Before Anthony and I adopted Rosemarie, we both said things that I would find insulting now.  For example, we weren’t sure if we adopted a boy if we should name him after Anthony.  We thought perhaps it didn’t make sense for the baby to be a junior if he wasn’t our biological son.  I am appalled at that thought now. It is so entirely ridiculous that I wish I could go back in time and hit myself for thinking it.  Oh, and with whom did we share these completely offensive thoughts? Just my adopted sister-in-law.  No biggie. (So sorry about that, P.)

I wish I had known how rude that comment was.  Of course, we were entitled to our thoughts.  We were entitled to our journey to where we are now but that doesn’t mean we had to share these ideas with an adopted person.  I wouldn’t preach about the unnaturalness of infertility treatments to a person pregnant via IVF.  Of course, I am not against IVF but even if I was, I would keep my comments to myself.  Why?  Because it would be mean to share them.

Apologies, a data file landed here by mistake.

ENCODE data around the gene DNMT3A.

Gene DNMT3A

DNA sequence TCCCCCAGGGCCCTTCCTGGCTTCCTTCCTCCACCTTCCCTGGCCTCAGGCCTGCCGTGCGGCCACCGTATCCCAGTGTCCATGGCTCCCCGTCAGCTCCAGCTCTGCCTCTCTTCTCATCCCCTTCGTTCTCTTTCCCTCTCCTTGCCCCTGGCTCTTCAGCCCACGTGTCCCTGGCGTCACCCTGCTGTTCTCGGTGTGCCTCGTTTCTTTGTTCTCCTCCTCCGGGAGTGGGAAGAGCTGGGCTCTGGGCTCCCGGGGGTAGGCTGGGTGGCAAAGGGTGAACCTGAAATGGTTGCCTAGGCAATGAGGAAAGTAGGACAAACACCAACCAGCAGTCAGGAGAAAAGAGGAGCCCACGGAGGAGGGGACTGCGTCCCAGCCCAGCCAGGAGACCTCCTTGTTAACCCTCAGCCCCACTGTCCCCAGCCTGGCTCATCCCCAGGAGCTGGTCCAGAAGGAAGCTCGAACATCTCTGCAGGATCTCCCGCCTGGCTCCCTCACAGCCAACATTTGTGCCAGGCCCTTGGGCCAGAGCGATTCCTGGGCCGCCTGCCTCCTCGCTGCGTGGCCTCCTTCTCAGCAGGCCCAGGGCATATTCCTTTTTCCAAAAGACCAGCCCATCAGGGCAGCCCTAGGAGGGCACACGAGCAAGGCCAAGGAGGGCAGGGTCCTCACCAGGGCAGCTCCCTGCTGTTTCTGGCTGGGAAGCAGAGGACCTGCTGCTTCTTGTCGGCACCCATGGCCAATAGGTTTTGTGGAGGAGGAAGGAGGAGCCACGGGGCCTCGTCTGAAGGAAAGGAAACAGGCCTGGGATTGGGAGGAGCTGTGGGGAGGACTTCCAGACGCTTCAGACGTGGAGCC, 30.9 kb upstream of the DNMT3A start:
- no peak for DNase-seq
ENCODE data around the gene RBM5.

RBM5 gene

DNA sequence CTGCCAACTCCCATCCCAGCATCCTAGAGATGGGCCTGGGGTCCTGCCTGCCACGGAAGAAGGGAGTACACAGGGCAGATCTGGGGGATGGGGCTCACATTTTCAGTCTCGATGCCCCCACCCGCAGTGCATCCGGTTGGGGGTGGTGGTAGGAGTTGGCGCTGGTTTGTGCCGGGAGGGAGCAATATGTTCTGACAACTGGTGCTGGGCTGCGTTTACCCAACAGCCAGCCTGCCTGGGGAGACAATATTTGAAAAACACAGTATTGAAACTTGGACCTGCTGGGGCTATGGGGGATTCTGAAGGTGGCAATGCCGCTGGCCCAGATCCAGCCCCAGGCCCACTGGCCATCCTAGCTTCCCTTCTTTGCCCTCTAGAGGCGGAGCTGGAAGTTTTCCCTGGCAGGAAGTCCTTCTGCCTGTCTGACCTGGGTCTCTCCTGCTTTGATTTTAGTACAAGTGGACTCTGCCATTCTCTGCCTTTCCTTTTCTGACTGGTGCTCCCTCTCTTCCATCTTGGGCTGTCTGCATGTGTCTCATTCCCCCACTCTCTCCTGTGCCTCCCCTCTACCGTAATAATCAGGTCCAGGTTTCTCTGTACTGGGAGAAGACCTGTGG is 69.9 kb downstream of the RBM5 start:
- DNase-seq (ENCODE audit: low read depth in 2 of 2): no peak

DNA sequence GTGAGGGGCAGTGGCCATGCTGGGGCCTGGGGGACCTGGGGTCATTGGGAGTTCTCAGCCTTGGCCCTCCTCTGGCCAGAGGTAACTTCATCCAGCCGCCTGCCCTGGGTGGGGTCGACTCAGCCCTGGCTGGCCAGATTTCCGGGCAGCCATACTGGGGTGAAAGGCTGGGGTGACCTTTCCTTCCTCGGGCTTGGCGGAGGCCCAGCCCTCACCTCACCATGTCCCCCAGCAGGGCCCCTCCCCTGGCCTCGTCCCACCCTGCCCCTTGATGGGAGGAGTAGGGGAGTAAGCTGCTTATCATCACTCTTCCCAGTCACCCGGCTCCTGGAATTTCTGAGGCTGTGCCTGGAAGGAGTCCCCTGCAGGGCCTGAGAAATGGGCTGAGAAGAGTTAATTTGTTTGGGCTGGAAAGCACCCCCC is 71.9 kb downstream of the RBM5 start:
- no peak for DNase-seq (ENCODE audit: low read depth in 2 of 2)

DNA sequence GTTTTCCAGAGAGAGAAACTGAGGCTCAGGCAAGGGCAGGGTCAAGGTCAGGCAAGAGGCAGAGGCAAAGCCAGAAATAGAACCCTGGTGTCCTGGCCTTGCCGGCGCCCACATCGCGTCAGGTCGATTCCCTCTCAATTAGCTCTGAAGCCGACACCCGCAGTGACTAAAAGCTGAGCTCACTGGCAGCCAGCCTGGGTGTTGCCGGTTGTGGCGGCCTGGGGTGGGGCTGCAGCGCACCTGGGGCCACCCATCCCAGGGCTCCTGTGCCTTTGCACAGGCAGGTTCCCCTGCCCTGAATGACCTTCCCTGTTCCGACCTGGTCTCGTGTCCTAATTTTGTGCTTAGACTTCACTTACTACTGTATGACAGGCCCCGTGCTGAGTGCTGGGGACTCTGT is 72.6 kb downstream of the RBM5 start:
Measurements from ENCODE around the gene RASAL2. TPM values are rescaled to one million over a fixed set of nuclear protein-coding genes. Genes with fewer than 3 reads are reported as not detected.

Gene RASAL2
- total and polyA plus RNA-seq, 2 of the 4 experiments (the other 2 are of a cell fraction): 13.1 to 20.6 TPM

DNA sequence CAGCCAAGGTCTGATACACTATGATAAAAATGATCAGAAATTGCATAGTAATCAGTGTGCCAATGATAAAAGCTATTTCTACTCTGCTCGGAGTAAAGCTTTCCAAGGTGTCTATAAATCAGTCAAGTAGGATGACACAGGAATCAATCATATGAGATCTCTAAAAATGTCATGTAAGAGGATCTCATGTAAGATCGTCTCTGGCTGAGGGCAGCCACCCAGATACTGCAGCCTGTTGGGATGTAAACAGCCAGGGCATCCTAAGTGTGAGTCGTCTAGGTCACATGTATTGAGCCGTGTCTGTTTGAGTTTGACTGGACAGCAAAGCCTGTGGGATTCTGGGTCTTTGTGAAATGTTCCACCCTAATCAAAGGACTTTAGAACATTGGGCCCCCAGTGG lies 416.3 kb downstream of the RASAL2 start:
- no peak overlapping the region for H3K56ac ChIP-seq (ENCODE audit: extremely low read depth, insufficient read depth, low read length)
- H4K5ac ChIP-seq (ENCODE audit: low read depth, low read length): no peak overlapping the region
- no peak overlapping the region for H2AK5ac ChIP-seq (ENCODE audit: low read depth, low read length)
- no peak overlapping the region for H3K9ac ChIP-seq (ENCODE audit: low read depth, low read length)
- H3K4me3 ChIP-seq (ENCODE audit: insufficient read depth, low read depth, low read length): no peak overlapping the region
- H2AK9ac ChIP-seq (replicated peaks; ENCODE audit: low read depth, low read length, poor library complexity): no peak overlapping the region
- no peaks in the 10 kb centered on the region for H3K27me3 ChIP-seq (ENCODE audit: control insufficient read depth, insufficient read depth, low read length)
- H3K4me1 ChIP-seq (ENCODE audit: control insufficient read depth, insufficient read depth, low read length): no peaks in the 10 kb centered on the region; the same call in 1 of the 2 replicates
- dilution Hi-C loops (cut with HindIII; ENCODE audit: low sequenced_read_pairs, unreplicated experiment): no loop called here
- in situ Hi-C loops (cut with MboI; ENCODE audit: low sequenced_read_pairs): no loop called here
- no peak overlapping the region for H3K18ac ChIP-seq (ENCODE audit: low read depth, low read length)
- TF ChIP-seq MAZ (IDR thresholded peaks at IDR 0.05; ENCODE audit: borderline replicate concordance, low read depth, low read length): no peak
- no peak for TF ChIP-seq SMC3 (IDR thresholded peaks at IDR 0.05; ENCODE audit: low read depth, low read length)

Some of you may read this list and think I need to lighten up.  You may feel that I am being too sensitive. You are entitled to your opinion but please know the vast majority of the reasons I hate hearing these comments is their effect on my daughter, not me.  If you are a parent, then you will understand why I am willing to be seen as whiny or sensitive. You will understand that protecting my daughter is far more important.

Five Things You Should Never Say to An Adoptive Mother

  1. Did you ever meet her real mother?

    Why, yes, I met her thirty-two years ago.  I meet her every day in my bathroom mirror.  I am her real mother for heaven’s sake! And as her real mother, I can’t help being insulted by your use of this language (So much so, that I found it necessary to revisit this topic even though I already discussed it in a previous post.)

    Please stop using this terminology. I do not want my daughter to hear this language.  I don’t want her young mind to become confused, or worse, worried.  Adopted children often fear their families aren’t permanent, that an adoption can be undone and they will lose the family they know and love.  The mention of this mysterious “real mother” could exacerbate this fear and confuse my daughter who believes I am her real mother.

    Rosemarie knows she was adopted; Anthony and I have told her all about it since birth.  However, she knows the woman who gave birth to her as her birthmother.  That is one of the terms we adoptive mothers prefer.  Some families use others like tummy mommy or first mother. Whatever term a family chooses, I can pretty much guarantee it will not be real mother.